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CNY Hackathon simulates computer hack attacks

Mike Jaquays
Staff writer
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Posted 11/8/22

More than 100 students from colleges and high schools across the state met at Mohawk Valley Community College Saturday for the excitement of the annual CNY Hackathon.

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CNY Hackathon simulates computer hack attacks

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UTICA — More than 100 students from colleges and high schools across the state met at Mohawk Valley Community College Saturday for the excitement of the annual CNY Hackathon - a realistic simulation of computer hacker attacks that those students were tasked to prevent.

“This gives them a great experience they might not get in the classroom,” said event facilitator Sean Drzewiecki, a cybersecurity consultant with NetWitness in Rome and a former CNY Hackathon participant himself. “It’s something a bit different that builds on the skills they learn in the classroom and gives them the chance to learn something new, too.”

The CNY Hackathon is a collaboration between MVCC, Utica University, SUNY Polytechnic Institute in Utica, Syracuse University and University at Albany, explained Jake Mihevc, dean of the School of STEM-Transfer at MVCC and co-founder of the hackathon. It gives participants “a realistic simulation of adversarial attacks on virtual machines that students must secure in real-time to keep the bad guys out,” Mihevc said.

It was the 10th year for the CNY Hackathon, with 80 college students participating. This was the first year for the high school students to join the event, with 30 coming in from Oneida-Herkimer-Madison BOCES in New Hartford, Herkimer-Fulton-Hamilton-Otsego BOCES in Herkimer, Whitesboro High School and even St. Lawrence-Lewis BOCES in Canton.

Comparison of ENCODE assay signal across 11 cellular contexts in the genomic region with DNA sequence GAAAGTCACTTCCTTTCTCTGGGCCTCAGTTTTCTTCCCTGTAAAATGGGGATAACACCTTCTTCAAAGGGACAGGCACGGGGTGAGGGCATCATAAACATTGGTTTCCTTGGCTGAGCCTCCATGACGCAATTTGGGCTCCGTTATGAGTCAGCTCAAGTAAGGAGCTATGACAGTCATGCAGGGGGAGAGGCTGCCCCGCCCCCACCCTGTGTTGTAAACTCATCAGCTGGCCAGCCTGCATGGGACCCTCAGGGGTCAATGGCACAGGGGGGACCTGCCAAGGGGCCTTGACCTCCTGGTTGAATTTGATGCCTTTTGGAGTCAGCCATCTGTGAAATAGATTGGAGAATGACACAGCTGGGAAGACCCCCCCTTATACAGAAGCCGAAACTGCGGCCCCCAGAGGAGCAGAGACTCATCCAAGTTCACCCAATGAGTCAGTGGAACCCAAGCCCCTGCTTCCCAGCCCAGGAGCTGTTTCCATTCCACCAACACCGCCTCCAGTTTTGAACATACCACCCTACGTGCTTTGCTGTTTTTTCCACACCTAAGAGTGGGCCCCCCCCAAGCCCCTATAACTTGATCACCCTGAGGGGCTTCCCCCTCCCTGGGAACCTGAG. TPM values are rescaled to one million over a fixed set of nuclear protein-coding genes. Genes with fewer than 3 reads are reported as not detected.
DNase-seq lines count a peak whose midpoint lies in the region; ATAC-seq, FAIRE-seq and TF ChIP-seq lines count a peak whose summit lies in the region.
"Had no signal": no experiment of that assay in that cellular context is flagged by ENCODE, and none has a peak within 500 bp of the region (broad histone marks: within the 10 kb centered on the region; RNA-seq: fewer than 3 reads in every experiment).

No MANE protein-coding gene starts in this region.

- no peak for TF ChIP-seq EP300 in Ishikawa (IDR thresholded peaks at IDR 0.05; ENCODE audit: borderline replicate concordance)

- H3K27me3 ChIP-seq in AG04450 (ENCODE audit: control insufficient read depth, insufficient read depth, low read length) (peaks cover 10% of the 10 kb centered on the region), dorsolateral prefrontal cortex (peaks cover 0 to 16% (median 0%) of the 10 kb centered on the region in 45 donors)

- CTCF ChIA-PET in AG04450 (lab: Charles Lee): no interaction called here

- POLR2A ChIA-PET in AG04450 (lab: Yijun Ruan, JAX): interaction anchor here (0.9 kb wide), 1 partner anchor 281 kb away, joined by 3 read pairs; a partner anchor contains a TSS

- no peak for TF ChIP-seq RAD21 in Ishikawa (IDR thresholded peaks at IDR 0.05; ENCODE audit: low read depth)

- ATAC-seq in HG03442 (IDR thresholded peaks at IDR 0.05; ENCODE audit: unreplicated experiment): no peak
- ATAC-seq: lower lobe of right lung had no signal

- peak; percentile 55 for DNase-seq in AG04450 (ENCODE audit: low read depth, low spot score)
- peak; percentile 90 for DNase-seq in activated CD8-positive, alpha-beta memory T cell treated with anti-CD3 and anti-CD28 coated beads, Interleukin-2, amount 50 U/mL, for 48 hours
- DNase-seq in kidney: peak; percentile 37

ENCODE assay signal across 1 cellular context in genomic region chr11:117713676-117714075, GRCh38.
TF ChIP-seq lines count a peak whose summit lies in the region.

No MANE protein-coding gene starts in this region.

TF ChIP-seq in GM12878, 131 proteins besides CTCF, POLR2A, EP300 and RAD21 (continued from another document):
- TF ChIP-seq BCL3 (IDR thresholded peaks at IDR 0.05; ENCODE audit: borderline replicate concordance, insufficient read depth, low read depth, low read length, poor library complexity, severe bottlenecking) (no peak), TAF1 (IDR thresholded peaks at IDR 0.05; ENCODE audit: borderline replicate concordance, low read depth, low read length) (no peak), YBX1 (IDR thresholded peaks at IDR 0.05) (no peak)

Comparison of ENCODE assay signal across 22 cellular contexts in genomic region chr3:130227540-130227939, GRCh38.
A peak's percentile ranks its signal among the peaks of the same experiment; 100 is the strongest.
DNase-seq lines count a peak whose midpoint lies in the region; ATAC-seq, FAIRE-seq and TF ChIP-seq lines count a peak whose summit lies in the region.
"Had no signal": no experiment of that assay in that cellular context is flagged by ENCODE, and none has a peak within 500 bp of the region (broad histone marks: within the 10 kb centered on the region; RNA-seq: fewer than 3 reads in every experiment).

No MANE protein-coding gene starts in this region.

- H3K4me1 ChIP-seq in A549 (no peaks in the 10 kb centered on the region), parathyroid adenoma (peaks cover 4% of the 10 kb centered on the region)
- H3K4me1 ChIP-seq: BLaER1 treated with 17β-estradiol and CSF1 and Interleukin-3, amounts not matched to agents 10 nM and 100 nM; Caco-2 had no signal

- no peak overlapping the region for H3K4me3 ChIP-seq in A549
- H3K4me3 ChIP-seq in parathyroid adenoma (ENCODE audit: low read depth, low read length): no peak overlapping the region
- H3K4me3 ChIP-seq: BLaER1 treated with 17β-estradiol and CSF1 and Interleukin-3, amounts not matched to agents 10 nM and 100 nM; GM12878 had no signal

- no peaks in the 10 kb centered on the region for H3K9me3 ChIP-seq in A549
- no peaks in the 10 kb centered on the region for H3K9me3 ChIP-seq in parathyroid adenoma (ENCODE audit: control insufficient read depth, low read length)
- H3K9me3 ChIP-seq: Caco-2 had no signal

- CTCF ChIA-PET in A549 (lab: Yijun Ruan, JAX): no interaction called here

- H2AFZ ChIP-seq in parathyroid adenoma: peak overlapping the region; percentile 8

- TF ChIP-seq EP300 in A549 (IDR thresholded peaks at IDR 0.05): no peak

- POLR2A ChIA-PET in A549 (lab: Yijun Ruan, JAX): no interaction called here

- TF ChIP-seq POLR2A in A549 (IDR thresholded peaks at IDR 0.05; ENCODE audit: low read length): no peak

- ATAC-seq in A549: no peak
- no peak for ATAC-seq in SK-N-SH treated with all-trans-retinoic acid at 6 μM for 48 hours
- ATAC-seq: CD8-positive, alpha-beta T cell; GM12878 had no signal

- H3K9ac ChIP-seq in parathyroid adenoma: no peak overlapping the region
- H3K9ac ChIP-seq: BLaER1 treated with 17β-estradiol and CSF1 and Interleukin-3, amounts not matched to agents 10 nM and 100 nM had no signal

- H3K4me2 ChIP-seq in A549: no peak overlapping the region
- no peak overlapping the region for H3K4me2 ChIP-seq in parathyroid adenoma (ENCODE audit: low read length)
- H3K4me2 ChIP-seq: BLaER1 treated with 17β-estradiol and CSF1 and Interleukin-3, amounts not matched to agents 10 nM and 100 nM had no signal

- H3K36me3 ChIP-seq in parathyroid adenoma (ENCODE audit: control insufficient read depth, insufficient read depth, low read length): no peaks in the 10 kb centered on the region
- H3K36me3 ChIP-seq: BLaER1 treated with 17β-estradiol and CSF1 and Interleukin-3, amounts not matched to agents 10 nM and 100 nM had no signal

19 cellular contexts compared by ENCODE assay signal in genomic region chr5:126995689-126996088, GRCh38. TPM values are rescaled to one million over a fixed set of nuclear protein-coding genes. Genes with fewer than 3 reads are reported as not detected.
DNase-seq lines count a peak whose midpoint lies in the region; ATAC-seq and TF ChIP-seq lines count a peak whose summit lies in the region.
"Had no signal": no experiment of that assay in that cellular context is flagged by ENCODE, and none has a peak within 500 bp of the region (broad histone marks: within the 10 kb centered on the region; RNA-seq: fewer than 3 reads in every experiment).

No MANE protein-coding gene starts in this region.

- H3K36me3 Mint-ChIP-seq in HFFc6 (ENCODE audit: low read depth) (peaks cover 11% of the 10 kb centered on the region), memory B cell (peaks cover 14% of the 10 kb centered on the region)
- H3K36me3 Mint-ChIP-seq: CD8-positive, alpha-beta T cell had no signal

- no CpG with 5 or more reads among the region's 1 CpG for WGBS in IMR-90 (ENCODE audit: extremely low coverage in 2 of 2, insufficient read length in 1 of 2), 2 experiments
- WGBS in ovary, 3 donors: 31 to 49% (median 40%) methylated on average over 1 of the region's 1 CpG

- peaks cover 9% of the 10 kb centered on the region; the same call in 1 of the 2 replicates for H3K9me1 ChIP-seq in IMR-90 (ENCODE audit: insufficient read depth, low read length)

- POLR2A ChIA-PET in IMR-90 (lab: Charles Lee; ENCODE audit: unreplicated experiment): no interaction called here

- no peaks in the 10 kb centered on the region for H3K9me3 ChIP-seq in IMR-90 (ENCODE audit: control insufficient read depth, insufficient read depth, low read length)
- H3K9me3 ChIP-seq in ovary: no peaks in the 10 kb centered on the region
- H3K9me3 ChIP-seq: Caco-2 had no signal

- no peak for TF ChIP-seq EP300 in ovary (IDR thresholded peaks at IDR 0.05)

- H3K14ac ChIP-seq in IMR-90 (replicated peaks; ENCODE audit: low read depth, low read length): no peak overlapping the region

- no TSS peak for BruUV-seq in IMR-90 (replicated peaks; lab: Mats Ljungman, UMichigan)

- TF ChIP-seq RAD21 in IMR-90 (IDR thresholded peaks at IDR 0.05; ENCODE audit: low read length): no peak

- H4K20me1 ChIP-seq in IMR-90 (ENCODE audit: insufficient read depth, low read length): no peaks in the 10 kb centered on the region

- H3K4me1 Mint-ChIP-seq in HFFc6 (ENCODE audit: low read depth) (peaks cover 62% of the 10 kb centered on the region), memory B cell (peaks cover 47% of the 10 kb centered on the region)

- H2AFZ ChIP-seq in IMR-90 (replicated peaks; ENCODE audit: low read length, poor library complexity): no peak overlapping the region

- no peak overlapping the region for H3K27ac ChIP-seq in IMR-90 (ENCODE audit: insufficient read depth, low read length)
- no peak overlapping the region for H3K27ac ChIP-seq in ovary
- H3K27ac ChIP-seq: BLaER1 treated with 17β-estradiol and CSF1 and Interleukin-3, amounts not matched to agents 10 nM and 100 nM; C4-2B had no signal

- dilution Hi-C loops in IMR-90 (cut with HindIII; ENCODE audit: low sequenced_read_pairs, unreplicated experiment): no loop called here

Mihevc said the younger students had a workshop and the chance to participate as “exhibition teams.”

With its simulation of actual cybersecurity work, the CNY Hackathon offers the students a look at their own potential future roles, Mihevc explained. The event increases their engagement in the classroom as they learn the reasons they must master certain cybernetic skills and abilities, he said, and it “turbo-charges” the workforce readiness of regional cybersecurity graduates. 

The event was for all skill levels and more than 50 of the students were there for the first time this year. It gave them an invaluable chance to network with each other and share their knowledge and experiences, Mihevc added.

“We mix up the students so they are working with students from other programs they just met, which cross-saturates the students with knowledge from all of the different academic programs and builds the soft skills necessary within the workforce,” he said.

Rome Free Academy 11th grader Tylor Graf admitted he is a “beginner” when it comes to cybersecurity.

“I really don’t know much about this but I am learning a lot,” he said. “It’s really fun and I would love to come back.”

“I think it’s a really nice opportunity for all of us,” added ninth grader Michael Cannistra from Notre Dame Junior/Senior High School in Utica. “It’s opening up all sorts of pathways for us and showing us what people in cybersecurity do.”

Team 3 of Jay Patel, Michele Maiden, Nathaniel Collins, Tyler Lingen, Ben Hesel, Patrick Uwechue and Carter Iannoti won the 2022 CNY Hackathon by defending their systems from Red Team attacks and performing capture-the-flag challenges. Jay Patel was voted Most Valuable Teammate and Carter Iannoti was named Most Improved Player.

The event has been so successful the National Security Agency has taken notice, Mihevc noted. MVCC has been designated by the NSA and the Department of Homeland Security as the Regional Resource Center for the northeast region of the United States.

“The ongoing success of the CNY Hackathon has led to MVCC receiving ongoing funding from the National Security Agency to run a version of the event across the country each year, and last year over 55 colleges and 500 students participated,” Mihevc said.

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